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Earlier this month, the Bahraini gallery Al Riwaq Art Space announced it would be closing, its landlord having opted to rent the space to a restaurateur. Anywhere else such a conversion would be soundlessly slotted into the register of inevitable market-driven misfortunes, alongside out-of-place shopping centers, disappearing laundromats, and forcibly evicted tenants. Anywhere else, in other words, the replacement of one establishment by another would hardly constitute news, given the process of gentrification long since underway in major cities.

While Manama has not been entirely immune to tone-deaf, market-driven planning, the nascent art district of Adliya had, until recently, provided a robust alternative to spaces of consumption. At its center was Al Riwaq, a privately owned space serving a public function, offering entry free of charge and assuring local artists maximum exposure. For this preeminent Bahraini gallery to be supplanted by the latest in a slew of six-hundred-odd restaurants is a troubling development for any venue in the country hoping to provide a meeting place, community hangout or forum for cultural exchange—all areas in which the Bahraini capital is sorely lacking.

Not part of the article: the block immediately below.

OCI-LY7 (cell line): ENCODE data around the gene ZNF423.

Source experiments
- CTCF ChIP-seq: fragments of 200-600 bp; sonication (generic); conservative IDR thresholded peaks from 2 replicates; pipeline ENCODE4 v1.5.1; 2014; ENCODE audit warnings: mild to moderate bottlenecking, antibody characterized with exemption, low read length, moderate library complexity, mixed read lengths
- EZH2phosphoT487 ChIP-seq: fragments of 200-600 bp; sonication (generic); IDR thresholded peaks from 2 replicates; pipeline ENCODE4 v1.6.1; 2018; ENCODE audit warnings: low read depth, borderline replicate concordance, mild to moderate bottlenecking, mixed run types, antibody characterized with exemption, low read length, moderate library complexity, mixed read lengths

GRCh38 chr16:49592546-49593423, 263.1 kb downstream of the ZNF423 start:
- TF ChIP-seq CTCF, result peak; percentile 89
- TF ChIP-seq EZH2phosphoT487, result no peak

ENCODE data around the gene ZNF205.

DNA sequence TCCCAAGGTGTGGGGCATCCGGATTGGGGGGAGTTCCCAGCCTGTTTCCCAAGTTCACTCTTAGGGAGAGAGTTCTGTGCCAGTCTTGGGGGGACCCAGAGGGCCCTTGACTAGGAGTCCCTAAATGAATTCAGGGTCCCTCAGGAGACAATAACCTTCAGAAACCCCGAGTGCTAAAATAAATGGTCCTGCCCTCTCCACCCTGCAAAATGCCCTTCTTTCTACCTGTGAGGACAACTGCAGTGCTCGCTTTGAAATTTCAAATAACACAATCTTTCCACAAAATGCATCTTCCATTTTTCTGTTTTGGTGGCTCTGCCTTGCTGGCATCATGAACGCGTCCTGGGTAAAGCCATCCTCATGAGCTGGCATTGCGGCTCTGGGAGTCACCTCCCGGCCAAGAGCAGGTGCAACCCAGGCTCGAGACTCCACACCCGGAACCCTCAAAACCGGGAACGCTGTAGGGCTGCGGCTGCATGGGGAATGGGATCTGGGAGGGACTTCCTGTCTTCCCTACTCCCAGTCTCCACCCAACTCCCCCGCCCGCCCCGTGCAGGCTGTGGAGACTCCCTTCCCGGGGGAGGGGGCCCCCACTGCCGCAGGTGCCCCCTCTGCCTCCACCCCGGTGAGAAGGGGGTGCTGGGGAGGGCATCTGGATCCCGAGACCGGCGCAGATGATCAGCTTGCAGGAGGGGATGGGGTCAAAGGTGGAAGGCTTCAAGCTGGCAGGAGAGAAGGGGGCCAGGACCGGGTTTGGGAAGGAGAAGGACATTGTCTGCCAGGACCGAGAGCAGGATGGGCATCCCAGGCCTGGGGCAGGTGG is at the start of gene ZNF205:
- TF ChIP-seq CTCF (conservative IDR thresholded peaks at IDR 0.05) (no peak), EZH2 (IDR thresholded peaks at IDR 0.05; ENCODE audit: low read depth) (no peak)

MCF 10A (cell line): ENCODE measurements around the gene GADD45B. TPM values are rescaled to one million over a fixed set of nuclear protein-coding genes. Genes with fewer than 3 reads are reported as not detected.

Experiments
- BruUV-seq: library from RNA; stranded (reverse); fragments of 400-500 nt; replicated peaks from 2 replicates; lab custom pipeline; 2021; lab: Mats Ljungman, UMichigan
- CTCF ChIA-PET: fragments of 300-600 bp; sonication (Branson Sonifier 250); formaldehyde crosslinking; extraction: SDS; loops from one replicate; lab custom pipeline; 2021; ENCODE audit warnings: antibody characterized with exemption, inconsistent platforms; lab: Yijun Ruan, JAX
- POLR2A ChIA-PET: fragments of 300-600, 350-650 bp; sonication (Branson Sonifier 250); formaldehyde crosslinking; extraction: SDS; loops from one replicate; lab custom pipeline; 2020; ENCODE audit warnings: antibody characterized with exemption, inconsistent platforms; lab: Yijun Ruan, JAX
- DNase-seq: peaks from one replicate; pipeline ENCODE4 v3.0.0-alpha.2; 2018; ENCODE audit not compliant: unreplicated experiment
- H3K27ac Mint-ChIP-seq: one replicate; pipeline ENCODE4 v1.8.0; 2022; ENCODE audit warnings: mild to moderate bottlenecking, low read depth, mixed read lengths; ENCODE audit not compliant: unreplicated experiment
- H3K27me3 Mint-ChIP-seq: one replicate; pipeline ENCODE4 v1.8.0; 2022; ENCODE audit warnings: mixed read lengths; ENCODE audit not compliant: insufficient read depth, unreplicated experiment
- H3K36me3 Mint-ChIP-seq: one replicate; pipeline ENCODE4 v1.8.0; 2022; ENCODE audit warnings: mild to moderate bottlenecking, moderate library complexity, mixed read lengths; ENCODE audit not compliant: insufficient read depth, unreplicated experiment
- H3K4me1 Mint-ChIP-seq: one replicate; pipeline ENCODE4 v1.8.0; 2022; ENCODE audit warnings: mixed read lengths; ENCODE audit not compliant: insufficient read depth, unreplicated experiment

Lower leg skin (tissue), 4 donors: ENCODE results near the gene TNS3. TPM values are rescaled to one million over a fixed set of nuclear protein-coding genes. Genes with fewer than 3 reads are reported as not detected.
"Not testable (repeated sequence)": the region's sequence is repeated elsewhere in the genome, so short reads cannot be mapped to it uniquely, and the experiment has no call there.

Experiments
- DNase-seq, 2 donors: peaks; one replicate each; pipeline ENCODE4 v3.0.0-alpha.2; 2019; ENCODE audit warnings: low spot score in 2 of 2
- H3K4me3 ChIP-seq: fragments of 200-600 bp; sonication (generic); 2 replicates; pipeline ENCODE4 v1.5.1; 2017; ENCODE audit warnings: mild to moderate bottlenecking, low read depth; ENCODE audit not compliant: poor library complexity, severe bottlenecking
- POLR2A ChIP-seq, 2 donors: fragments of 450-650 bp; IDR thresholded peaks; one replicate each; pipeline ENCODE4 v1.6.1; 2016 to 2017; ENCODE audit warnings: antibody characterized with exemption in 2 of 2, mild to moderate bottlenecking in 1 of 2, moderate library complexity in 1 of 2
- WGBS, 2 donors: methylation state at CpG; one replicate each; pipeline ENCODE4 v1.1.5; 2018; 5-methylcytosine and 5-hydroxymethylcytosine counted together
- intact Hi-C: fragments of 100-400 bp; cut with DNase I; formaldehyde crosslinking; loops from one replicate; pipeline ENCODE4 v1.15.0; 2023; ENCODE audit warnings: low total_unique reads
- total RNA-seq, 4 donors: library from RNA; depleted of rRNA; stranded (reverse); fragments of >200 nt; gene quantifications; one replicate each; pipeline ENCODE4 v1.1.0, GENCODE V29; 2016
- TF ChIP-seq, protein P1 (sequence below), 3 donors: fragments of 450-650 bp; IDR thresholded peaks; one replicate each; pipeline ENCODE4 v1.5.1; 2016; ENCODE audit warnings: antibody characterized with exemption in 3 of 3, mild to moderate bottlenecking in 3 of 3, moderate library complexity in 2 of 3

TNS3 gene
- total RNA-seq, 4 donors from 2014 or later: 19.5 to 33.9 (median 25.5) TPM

Recently, Bahrain, the Gulf’s smallest economy, has suffered the compounded consequences of tumbling oil prices and rapidly declining foreign-exchange reserves, narrowly averting a serious currency devaluation crisis and credit default in 2017 by securing financial assistance from Saudi Arabia and the Emirates. Bahrain’s oil and gas reserves contribute a meagre 19% to the economy, with financial services and tourism contributing more substantial revenues. It is arguably the latter that has triggered the veritable tsunami of restaurants flooding the country.

With the exception of two forts and a national museum, Bahrain affords its visitors few cultural opportunities: there are malls and there are restaurants, the demand for these seemingly bottomless among locals and tourists alike. The resulting diversity of cuisine comes at steep public expense, however. For at least half a century, urban theorists have emphasized the importance of public space to the quality of life of urban dwellers; these include Jane Jacobs’ celebration of parks and sidewalks as uniquely conducive to spontaneous social interaction, Jan Gehl’s human-centered approach to urban planning, as well as the more controversial Richard Florida, who argues that it is the inherent diversity of a city—its places and activities as well as its people—that attract the creative classes. Cafés and restaurants only partly fulfill the functions of public space, generally attracting a socioeconomically uniform clientele and doing little to curb de-facto segregation between disparate social groups. Where public space pushes social interaction, commercial space prioritizes consumption, rendering discussion and exchange secondary activities.

At a time of heightened tension, if not outright animosity, between supporters and opponents of the current Bahraini government, it may fall to arts and culture institutions to foster the sort of dialogue Bahrainis have vainly sought elsewhere. The loss of Al Riwaq will make it even harder to find this alternative space.

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